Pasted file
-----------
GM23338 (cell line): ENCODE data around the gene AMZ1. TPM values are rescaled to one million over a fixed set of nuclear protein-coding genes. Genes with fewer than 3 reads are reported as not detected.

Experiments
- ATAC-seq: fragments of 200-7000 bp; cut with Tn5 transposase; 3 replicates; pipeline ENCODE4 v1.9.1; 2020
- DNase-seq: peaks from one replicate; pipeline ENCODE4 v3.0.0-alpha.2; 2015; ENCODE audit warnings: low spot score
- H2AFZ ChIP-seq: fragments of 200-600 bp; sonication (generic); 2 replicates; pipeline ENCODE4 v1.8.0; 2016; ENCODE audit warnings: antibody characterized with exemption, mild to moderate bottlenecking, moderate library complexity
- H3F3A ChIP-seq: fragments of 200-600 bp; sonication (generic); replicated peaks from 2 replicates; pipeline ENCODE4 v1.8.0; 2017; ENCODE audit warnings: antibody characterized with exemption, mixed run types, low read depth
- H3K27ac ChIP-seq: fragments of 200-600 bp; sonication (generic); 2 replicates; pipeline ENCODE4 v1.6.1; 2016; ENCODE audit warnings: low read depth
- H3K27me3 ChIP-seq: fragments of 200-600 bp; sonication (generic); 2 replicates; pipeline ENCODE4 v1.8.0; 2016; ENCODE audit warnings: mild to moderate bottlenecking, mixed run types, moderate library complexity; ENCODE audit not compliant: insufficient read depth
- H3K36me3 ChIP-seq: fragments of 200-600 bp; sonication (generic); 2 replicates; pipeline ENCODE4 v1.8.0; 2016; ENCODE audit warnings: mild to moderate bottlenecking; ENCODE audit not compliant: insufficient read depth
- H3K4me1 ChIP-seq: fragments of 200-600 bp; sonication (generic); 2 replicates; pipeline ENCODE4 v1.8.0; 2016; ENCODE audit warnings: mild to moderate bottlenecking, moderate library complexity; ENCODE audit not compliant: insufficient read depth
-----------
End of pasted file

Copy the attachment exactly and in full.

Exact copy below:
GM23338 (cell line): ENCODE data around the gene AMZ1. TPM values are rescaled to one million over a fixed set of nuclear protein-coding genes. Genes with fewer than 3 reads are reported as not detected.

Experiments
- ATAC-seq: fragments of 200-7000 bp; cut with Tn5 transposase; 3 replicates; pipeline ENCODE4 v1.9.1; 2020
- DNase-seq: peaks from one replicate; pipeline ENCODE4 v3.0.0-alpha.2; 2015; ENCODE audit warnings: low spot score
- H2AFZ ChIP-seq: fragments of 200-600 bp; sonication (generic); 2 replicates; pipeline ENCODE4 v1.8.0; 2016; ENCODE audit warnings: antibody characterized with exemption, mild to moderate bottlenecking, moderate library complexity
- H3F3A ChIP-seq: fragments of 200-600 bp; sonication (generic); replicated peaks from 2 replicates; pipeline ENCODE4 v1.8.0; 2017; ENCODE audit warnings: antibody characterized with exemption, mixed run types, low read depth
- H3K27ac ChIP-seq: fragments of 200-600 bp; sonication (generic); 2 replicates; pipeline ENCODE4 v1.6.1; 2016; ENCODE audit warnings: low read depth
- H3K27me3 ChIP-seq: fragments of 200-600 bp; sonication (generic); 2 replicates; pipeline ENCODE4 v1.8.0; 2016; ENCODE audit warnings: mild to moderate bottlenecking, mixed run types, moderate library complexity; ENCODE audit not compliant: insufficient read depth
- H3K36me3 ChIP-seq: fragments of 200-600 bp; sonication (generic); 2 replicates; pipeline ENCODE4 v1.8.0; 2016; ENCODE audit warnings: mild to moderate bottlenecking; ENCODE audit not compliant: insufficient read depth
- H3K4me1 ChIP-seq: fragments of 200-600 bp; sonication (generic); 2 replicates; pipeline ENCODE4 v1.8.0; 2016; ENCODE audit warnings: mild to moderate bottlenecking, moderate library complexity; ENCODE audit not compliant: insufficient read depth